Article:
When the clock hit 0:00, and the scoreboard read United States 107 Spain 100, it marked the end of an Olympic career for a player who has had one of the greatest NBA careers ever, Kobe Bryant. Although Bryant has had an astonishing NBA career, and cemented himself as one of the top 10 players all-time, he has not exactly had a great Olympic career. Bryant has never really dominated in international play, partly because he has never needed to, and because he was never really asked to.
When you play on a team that consists of LeBron James, Kevin Durant, Chris Paul, and other NBA superstars there is no real reason for a player who, at the age of 33, is on the decline of his career, to exert energy that could be better used while chasing an elusive 6th NBA title. And for anyone that has ever watched, listened, or paid any attention to Kobe they would know that winning championships is really the only thing that matters to him. Kobe gave a great example of this last season when, in the last game of the season against the Sacramento Kings, Kobe had the chance to win the NBA scoring title, instead, though he decided to sit the game out, in favor of rest for the start of the NBA playoffs.
So how is it that a player who, throughout his great career, has been labeled as selfish, a ball-hog, egotistical, and selfish can so easily give up a huge amount of power on a team? Well the answer is simple, Kobe has changed. In 2008 Kobe was the alpha-male on the “Redeem Team” that stormed it’s way to a gold medal. But four years ago Kobe was also 29, and had a lot less mileage on his legs. Still, though Kobe did not dominate games single-handedly, like he usually does for the Los Angeles Lakers, while at the Beijing Olympics. Instead he deferred to his fellow teammates, and took over games late, particularly the gold medal game against Spain, when team USA needed him most.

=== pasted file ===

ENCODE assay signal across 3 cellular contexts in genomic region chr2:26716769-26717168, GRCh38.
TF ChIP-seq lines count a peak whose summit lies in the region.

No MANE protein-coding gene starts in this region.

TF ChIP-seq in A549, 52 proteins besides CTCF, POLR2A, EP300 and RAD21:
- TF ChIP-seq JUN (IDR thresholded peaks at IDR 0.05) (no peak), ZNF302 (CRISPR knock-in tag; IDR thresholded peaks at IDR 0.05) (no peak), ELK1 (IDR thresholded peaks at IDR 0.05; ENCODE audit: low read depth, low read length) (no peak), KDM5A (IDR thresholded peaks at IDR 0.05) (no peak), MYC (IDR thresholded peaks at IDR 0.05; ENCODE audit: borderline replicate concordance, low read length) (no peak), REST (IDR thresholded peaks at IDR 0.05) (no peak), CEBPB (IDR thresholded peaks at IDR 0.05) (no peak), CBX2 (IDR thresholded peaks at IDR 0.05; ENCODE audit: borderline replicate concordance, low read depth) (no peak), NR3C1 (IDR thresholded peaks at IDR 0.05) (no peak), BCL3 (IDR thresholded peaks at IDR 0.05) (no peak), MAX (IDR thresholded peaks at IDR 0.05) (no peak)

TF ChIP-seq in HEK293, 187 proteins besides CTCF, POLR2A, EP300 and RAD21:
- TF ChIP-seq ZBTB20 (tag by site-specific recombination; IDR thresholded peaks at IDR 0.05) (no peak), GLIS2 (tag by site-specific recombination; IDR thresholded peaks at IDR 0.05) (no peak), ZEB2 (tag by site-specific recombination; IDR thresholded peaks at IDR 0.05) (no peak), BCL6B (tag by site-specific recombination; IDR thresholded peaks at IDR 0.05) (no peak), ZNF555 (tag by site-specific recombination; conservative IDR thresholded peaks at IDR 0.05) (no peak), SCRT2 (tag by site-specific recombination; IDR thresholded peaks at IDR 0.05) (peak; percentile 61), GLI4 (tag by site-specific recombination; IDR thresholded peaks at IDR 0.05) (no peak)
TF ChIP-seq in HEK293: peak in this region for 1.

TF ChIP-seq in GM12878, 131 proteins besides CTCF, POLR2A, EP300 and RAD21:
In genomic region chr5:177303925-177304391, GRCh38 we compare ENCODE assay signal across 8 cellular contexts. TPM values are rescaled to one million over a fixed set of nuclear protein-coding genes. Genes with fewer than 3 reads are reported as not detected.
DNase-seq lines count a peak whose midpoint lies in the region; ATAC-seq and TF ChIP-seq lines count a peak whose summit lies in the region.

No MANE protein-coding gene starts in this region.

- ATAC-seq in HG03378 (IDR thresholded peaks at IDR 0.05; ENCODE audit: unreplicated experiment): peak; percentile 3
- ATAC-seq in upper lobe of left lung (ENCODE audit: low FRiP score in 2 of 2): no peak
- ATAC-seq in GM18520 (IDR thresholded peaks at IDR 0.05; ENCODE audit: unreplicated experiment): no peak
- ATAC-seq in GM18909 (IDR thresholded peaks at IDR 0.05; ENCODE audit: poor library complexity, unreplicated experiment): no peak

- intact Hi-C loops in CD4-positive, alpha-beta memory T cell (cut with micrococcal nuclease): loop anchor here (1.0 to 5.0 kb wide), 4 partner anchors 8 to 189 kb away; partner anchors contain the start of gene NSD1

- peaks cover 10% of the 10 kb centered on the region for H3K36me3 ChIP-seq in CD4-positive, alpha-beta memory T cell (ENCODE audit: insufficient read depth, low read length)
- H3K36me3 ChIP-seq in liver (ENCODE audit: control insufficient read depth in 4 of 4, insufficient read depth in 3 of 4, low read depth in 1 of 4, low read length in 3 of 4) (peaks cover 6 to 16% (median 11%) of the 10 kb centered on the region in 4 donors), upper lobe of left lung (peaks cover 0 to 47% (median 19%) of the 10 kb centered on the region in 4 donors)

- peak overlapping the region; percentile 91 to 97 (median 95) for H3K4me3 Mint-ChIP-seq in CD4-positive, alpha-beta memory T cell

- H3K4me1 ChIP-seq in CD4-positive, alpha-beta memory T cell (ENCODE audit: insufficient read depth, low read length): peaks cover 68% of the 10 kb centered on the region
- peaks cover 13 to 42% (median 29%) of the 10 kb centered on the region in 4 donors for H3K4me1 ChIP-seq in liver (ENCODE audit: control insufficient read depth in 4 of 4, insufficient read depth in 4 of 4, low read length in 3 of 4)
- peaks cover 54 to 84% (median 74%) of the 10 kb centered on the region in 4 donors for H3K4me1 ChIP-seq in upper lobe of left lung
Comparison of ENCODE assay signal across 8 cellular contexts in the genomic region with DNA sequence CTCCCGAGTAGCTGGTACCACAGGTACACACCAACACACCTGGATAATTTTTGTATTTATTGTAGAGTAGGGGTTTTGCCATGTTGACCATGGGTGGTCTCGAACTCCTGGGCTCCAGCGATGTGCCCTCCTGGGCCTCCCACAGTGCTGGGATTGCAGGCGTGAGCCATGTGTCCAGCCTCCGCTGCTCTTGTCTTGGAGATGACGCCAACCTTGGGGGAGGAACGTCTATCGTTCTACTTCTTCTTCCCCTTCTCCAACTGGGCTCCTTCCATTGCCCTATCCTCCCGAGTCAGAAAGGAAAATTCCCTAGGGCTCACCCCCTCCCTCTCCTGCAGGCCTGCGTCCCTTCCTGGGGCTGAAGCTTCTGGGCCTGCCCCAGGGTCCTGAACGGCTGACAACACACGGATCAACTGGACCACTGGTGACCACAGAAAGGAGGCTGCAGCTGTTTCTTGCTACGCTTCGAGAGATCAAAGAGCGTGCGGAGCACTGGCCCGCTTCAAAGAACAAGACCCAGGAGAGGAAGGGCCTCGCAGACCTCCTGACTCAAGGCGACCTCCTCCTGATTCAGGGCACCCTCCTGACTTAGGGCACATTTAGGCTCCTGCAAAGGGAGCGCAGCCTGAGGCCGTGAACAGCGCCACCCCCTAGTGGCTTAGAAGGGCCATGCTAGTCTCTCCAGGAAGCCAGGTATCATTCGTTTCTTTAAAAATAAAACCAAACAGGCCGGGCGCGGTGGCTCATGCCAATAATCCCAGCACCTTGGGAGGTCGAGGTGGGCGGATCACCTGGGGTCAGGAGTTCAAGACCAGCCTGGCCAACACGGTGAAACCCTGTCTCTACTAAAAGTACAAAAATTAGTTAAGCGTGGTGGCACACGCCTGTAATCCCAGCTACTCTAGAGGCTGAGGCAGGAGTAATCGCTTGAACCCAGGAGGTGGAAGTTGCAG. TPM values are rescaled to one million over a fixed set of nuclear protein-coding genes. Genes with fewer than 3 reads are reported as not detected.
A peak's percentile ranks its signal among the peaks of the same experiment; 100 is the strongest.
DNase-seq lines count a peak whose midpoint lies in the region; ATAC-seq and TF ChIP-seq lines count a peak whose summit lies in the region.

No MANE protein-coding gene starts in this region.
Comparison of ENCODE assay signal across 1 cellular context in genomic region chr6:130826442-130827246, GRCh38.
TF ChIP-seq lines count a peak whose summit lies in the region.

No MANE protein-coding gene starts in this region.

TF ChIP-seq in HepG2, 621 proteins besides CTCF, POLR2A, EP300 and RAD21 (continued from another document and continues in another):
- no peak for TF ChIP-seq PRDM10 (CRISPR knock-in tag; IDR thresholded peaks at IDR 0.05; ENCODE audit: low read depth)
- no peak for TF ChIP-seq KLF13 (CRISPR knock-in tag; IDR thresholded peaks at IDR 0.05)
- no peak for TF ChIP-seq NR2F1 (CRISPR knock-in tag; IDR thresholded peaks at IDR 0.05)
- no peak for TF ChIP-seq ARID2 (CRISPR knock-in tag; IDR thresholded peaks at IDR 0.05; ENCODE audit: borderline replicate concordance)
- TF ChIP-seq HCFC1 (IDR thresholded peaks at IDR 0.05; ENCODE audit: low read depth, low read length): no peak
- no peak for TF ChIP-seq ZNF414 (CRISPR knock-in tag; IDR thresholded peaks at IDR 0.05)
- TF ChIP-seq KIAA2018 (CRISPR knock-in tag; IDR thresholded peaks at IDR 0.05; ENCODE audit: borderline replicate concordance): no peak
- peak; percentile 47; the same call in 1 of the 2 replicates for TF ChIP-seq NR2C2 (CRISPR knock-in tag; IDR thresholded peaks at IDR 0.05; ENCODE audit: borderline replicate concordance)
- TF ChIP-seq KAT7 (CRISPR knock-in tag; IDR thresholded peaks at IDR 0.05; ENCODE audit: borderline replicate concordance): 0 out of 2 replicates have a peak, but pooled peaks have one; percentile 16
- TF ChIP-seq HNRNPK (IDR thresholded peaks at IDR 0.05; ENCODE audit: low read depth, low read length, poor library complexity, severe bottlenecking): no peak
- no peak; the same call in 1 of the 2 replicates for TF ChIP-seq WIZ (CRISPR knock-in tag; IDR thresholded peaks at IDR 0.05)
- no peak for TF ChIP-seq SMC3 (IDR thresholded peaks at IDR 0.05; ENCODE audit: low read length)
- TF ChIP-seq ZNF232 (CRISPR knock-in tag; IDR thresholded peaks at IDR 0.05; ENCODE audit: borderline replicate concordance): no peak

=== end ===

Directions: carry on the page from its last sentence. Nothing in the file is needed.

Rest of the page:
This time around Kobe did, or at least tried, to do the same. He started off the Olympic games poorly and found his groove, somewhat, late in an elimination game against Australia, where he hit 6 out of 10 threes while accounting for 20 points. Kobe followed that up with an ok performance against Argentina where he went 5-10 from the field for 13 points. In the gold medal game, though, where Kobe had dominated Spain late in 2008, Kobe decided to defer late to the two best players in the world, Kevin Durant, and LeBron James.
Kobe had his fair share of attempts, going 5-10 from the field for 17 points, but this time around decided to defer, knowing all too well that it is now time for LeBron and Durant to assume their roles as the future of the NBA. Kobe did not force shots late, he did not demand the ball numerous times, like has done so many times, instead he chose to take what the defense gave him, which was open three’s, and an occasional open lane for him to drive. Kobe unselfishly, yes I know those two words next to each other may look weird, decided to let two better players take over games and lead the USA to a gold medal.
US head coach Mike Krzyewski had said before the game that he would need to use Bryant in a special role this Olympics, limiting his minutes, while also using him for his still exceptional defense in key situations. Bryant would not be able to get the numerous shot attempts that he gets with the Lakers, and would be relegated to a defensive stopper. Instead of being upset, Kobe accepted this role, and played it perfectly. Spain’s Juan Carlos Navarro was slicing up the US defense in the first half of the gold medal game, accounting for 17 points. At halftime, though Kobe went up to coach Krzyewski and demanded to guard Navarro in the second half. Navarro finished the game with 21 points.
The next time you want to say that Kobe is selfish, a ball-hog, a jerk, egotistical, or whatever your preferred term is, make sure to say that that was the Kobe of the early 2000’s, not the late 2000’s. And if you still don’t believe me just go back and watch the 2008, and particularly, the 2012 London Olympics. Kobe is no longer the selfish, young kid he once was. Yes he did take a few bad shots, and had a few dumb turnovers, but then again who doesn’t? Before last season that was all anyone could say about LeBron James in crunch time, that his decision making was horrid. Now, not so much.
Just this past year we have watched LeBron James grow up from that guy who can’t win an NBA title to, who always choked, and wasn’t clutch, to an NBA champion, Olympic gold medalist, and the most unstoppable player in the world. The one guy who a lot of people thought would never grow up did, so ask yourself why can’t Kobe? Why is it that many people still want to talk about the fact that Kobe was a key reason Shaq had to leave theLakers? Why can’t people accept the fact that Kobe did lead the Lakers to back-to-back NBA titles. Why is it that many people don’t give Kobe any credit for his three championships with Shaquille O’Neal? Is there really that much hate and animosity towards this guy?